Kerryn Boogaard Kerryn Boogaard
Beverly Goldsmith Beverly Goldsmith
Zoe Bingley-Pullin Zoe Bingley-Pullin

Resilience is the key to breaking through cancer:

Finding a cure is the ultimate goal, but resilience is the key to dealing with a cancer diagnosis.
By Motherpedia
Date: September 08 2014
Editor Rating:

Every day, two families are given the devastating news that their child (aged up to 13 years) has cancer. By the end of the year, the amount of children living with cancer in Australia would fill Sydney Opera House.

But according to Simon Rountree, Chief Executive of children’s cancer charity Camp Quality, the “obsession” with finding a cure for cancer is “only half of the battle.” 

“Medical cancer breakthroughs are crucial. But, with still no cure, the biggest breakthrough lies within us all. It’s called resilience.”

“In my 14 years as Chief Executive of Camp Quality, this is the one word that defines what we do for families who have a child with cancer.

"In my job, I meet many families living through a total nightmare. Some say that, until their child was diagnosed, they didn’t even realise kids could get cancer. Three quarters of children diagnosed with cancer will survive but, for families living through that uncertain journey now, research and cures can feel out of reach. What they urgently need to just face the next day is resilience – and the mental tools that help with that. Medicine and technology are only half the battle.”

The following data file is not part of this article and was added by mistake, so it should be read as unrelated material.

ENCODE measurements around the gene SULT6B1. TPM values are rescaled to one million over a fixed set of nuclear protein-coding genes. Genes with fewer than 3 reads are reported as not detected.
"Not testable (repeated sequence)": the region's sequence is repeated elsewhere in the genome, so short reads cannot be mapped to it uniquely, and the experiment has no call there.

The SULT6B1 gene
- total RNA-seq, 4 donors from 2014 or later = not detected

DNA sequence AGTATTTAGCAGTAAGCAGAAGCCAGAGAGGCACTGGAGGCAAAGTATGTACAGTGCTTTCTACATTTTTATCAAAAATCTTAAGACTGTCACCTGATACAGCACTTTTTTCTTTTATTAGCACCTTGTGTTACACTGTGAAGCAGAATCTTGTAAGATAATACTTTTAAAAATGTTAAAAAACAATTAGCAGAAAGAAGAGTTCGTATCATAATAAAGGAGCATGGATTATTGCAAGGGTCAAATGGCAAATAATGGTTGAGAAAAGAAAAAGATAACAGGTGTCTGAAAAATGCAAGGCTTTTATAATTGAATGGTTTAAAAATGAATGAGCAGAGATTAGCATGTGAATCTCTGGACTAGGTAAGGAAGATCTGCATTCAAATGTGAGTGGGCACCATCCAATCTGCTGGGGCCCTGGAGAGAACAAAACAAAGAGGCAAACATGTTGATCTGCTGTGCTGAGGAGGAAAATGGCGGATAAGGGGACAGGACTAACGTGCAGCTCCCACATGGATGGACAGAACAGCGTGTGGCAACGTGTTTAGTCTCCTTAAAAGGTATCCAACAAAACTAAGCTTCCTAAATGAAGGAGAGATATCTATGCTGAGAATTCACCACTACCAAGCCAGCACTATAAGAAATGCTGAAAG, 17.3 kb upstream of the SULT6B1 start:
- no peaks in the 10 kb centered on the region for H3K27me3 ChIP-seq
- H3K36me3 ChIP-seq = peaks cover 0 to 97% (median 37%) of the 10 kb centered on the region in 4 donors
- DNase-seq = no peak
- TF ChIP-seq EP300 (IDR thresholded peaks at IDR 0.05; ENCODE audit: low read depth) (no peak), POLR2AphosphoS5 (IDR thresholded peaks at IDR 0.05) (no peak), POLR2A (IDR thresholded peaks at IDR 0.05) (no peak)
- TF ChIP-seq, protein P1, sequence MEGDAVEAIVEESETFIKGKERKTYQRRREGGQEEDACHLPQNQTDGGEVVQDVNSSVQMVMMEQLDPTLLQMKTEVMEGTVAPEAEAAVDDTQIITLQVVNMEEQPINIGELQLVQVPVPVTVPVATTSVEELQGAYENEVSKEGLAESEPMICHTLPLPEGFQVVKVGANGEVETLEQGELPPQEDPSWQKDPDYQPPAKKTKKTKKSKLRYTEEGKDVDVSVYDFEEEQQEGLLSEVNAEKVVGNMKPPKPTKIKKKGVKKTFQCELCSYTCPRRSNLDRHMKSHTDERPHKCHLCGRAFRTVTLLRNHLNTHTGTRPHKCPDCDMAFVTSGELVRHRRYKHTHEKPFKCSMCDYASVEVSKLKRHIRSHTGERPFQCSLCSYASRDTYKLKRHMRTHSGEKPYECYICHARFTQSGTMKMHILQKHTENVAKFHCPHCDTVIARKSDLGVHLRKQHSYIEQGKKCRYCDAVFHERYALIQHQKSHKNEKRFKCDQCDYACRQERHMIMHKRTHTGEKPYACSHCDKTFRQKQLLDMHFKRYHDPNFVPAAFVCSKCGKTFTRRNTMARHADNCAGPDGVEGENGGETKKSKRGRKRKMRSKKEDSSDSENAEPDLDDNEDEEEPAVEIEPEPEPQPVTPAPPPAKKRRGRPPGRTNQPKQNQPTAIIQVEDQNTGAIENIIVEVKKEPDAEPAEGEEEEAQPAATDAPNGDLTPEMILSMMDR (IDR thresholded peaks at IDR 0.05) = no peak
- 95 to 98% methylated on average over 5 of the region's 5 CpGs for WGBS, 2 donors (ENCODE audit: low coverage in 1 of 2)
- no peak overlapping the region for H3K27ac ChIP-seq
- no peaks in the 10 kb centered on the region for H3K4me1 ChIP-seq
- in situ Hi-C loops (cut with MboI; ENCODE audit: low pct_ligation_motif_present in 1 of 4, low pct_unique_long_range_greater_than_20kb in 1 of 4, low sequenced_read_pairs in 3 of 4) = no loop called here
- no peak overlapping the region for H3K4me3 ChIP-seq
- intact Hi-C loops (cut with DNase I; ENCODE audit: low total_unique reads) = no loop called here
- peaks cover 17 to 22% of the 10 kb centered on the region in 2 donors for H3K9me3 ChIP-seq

“When times seem tough, comparing our struggles to those of a kid with cancer and seeing how they still summon the energy to laugh, is the most poignant lesson of all.”

This is a view supported by Tristan Knowles OAM, a Paralympics Gold Medal winner in basketball (pictured below). Tristan was diagnosed with cancer aged 9 and relapsed aged 12, when his leg was amputated.

“The power of the mind is absolutely amazing. I was convinced I’d beat cancer a second time. Nothing was going to stop me. I think my positive outlook – which Camp Quality helped me with - was crucial in my survival," Tristan said.

In February this year, the World Health Organisation reported that cancer is the biggest killer in Australia, overtaking heart disease. It is the biggest killer of children from disease in Australia with 10,000 children either newly diagnosed, under treatment or in remission. The majority of childhood cancer survivors will have one or more chronic health, social or developmental challenges as a result of having intense treatment so young. 

Doctors predict global cancer rates will increase by three-quarters over the next two decades and they expect 20 million new cases by 2025.

Coinciding with Children’s Cancer Awareness month, Camp Quality has launched a new campaign reassuring families who have a child living with cancer that resilience-building  support is available – at hospital, at home, at school – and at camp.

The charity is marking 30 years of supporting children living with cancer by highlighting the long-term, profound effect that its resilience-building support has had on high-achieving individuals.

Watch Camp Quality's video about how your donation can help. To donate visit


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